More than 64,000 people throughout the U.S. have signed up to support Hobby Lobby on Jan. 5 for risking millions of dollars in profit to follow its Christian principles.
A Facebook page dedicated to supporting the arts and crafts retailer called on “all Americans who value freedom of religion and oppose the HHS Mandate's unfair impositions” to support the company on Jan. 5 by shopping at either their local Hobby Lobby store or online.
The national arts and crafts retailer could face fines of $1.3 million per day for following its owners’ religious beliefs, which conflict with a federal mandate requiring employers to offer health insurance plans covering contraception – including some drugs that can cause early abortions – and sterilization.
The Christian family that owns Hobby Lobby holds moral objections to facilitating any type of abortion, including those caused by “morning after” and “week after” pills.
Although the mandate includes a narrow exemption for a small percentage of religious organizations, no conscience protection has been extended to non-religious companies such as Hobby Lobby that are owned by Christian individuals wishing to put their faith into practice.
More than 100 plaintiffs – including Hobby Lobby and its owners – have sued over the mandate, arguing that it violates the constitution’s guarantees of religious freedom.
The company was recently denied an injunction to temporarily block the mandate by both a district and appellate court, as well as by Supreme Court Justice Sonia Sotomayor, who has jurisdiction over emergency requests from the circuit where the lawsuit originated.
Having exhausted its legal recourse for an injunction, the company may proceed to argue its case in court but is not protected from the possibility of massive of fines while the lawsuit is pending.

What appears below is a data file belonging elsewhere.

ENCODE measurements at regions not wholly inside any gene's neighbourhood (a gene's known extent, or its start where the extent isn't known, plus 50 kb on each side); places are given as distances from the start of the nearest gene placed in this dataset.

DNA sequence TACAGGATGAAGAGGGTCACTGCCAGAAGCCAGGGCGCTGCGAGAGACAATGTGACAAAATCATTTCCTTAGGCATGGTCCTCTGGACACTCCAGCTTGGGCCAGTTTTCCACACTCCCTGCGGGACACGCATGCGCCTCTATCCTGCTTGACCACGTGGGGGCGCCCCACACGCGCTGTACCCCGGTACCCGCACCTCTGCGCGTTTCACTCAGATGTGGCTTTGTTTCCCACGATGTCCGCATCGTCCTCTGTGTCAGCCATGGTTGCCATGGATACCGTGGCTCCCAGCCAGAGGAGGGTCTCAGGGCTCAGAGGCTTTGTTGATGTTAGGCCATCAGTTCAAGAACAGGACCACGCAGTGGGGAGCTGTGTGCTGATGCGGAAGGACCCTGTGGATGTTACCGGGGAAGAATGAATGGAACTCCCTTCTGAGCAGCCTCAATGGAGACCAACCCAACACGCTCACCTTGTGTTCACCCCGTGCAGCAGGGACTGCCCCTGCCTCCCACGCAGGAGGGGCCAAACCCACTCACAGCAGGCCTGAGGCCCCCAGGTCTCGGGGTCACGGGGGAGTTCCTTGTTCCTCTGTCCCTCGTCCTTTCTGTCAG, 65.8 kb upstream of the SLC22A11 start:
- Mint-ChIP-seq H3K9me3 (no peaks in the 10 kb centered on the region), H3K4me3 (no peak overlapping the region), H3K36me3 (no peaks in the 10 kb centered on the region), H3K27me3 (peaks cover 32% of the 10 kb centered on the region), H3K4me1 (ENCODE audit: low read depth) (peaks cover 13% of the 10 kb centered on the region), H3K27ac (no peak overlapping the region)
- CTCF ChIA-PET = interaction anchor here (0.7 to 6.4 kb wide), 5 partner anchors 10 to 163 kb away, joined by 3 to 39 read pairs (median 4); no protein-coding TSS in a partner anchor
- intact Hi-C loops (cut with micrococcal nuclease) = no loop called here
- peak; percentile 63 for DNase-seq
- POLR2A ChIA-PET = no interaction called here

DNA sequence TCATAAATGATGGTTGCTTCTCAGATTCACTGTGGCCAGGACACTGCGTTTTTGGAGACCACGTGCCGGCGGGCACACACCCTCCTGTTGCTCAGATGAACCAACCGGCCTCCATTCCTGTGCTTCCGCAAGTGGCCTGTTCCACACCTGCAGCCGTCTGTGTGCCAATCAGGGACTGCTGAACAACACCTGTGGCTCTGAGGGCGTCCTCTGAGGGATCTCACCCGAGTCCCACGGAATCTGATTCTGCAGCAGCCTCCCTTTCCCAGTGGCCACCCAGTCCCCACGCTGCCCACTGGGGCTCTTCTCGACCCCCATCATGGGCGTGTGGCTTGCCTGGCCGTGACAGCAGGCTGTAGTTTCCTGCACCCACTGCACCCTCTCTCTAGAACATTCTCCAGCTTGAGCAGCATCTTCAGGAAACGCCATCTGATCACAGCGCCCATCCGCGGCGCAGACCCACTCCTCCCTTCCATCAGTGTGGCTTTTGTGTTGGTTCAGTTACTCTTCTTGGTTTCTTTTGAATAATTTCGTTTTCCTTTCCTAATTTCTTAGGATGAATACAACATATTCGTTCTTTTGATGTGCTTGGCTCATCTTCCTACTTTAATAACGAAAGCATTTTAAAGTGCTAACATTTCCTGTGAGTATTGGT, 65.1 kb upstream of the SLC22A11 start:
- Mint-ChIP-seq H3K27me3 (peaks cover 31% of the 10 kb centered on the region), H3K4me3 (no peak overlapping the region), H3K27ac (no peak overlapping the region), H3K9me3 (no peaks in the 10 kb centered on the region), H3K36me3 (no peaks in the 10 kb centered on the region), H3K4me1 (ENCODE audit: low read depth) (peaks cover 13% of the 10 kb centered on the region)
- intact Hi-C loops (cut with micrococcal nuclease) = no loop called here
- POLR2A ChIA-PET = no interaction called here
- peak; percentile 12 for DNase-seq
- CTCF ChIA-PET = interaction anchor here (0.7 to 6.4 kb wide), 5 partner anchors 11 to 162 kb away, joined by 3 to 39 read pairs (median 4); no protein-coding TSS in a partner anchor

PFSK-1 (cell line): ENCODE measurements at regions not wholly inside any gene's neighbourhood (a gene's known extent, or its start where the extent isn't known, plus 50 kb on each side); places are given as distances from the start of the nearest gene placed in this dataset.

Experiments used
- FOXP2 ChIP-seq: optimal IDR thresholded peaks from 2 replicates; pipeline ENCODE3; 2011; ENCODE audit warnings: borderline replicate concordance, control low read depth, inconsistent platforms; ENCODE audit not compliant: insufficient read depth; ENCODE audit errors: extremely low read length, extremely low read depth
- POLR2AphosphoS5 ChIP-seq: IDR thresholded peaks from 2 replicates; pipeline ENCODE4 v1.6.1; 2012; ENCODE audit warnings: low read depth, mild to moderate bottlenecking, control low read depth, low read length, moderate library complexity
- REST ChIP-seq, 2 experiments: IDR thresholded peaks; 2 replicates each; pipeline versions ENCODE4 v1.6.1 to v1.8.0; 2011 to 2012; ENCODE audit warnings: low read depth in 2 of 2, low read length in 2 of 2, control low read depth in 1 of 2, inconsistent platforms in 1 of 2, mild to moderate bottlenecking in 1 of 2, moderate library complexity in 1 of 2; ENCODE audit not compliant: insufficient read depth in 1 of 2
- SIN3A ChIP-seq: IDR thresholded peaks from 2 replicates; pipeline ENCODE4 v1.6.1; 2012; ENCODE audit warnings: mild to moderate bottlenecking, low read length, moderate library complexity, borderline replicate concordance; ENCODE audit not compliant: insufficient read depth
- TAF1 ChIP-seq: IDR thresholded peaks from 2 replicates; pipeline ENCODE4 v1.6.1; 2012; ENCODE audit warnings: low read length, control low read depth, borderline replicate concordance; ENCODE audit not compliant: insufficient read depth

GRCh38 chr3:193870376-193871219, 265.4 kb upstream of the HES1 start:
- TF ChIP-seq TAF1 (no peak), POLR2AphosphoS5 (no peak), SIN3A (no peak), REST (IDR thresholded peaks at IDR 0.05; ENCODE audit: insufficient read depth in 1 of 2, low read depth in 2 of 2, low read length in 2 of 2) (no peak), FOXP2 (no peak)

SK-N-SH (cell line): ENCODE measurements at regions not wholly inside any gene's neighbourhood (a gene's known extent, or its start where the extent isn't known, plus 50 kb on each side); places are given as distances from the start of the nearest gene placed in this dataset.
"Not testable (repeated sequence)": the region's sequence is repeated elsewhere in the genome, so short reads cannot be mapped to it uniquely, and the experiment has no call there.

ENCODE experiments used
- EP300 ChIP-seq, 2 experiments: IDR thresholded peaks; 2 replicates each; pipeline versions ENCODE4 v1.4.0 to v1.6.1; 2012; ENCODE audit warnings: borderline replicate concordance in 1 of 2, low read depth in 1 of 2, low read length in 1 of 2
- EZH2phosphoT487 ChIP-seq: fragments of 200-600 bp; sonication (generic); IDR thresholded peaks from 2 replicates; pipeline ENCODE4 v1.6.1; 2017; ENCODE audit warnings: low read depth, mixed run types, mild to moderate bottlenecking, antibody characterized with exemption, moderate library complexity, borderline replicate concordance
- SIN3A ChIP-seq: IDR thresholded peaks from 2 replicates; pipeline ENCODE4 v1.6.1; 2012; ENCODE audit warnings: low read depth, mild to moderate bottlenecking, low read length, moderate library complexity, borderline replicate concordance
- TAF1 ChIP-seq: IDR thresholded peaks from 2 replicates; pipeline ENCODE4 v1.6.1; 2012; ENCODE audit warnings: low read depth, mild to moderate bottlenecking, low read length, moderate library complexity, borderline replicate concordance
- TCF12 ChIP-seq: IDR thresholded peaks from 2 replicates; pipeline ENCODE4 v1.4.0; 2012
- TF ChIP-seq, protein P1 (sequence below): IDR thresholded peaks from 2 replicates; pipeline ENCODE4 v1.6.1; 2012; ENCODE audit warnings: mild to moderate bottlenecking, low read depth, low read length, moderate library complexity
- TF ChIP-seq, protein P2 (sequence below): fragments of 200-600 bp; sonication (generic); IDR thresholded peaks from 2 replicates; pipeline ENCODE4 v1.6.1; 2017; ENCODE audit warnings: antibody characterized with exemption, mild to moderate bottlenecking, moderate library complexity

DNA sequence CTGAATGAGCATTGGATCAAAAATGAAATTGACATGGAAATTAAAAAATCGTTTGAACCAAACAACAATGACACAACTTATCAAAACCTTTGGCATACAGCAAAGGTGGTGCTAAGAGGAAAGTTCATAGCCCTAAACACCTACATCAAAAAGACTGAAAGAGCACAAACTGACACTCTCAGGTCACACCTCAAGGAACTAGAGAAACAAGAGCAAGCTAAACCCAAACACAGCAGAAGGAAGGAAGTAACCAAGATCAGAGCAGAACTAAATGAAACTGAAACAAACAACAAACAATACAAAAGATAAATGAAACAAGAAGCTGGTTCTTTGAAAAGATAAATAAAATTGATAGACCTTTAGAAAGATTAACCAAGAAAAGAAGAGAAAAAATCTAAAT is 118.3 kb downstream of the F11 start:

Kyle Duncan, an attorney representing Hobby Lobby in court, said the company will continue providing employee health insurance without paying for the abortion-inducing drugs.
Founded in an Oklahoma garage by Evangelical David Green, Hobby Lobby has expanded to include 500 stores in over 40 states. However, despite this growth, it has remained a family business since its conception in 1972.
The Greens have previously explained that their Christian faith influences every aspect of their life, including their business decisions.
Hobby Lobby stores are closed on Sundays – sacrificing millions of dollars in profit – in order to allow employees to rest and worship with their families.
Motivated by Christian principles, the company also donates significant amounts to charities around the world, provides minimum wage levels that are considerably above the federal requirement and takes out full-page newspaper ads on Christmas and Easter.
When the lawsuit was first announced, Green stated that his family “simply cannot abandon our religious beliefs to comply with this mandate.”
Individuals who signed up to support the company showed enthusiasm about protecting religious liberty.
One participant encouraged Americans to be “proactive in the fight to retain religious freedom.”
“I don't need anything from Hobby Lobby but I'll be there and I'll be purchasing something,” said another.
Former Arkansas governor Mike Huckabee threw his support behind the grassroots event, promoting it on his Facebook page and website.
“Hobby Lobby is a respected and very successful business that is privately owned by a family who have sought to honor God in their personal lives and in their business,” he wrote on Facebook on Jan. 3.
“Their generosity to missions, to the relief of poverty around the world, to Christian education, and to their employees is legendary and exemplifies the kind of business principle that should be applauded and appreciated,” Huckabee said. “Instead they are having to fight in court for the most basic American rights of freedom of religion and freedom of speech.”
The former governor encouraged Americans to show their support for the Hobby Lobby and its owners, warning that “we will either stand together or fall together.”
Tags: Contraception mandate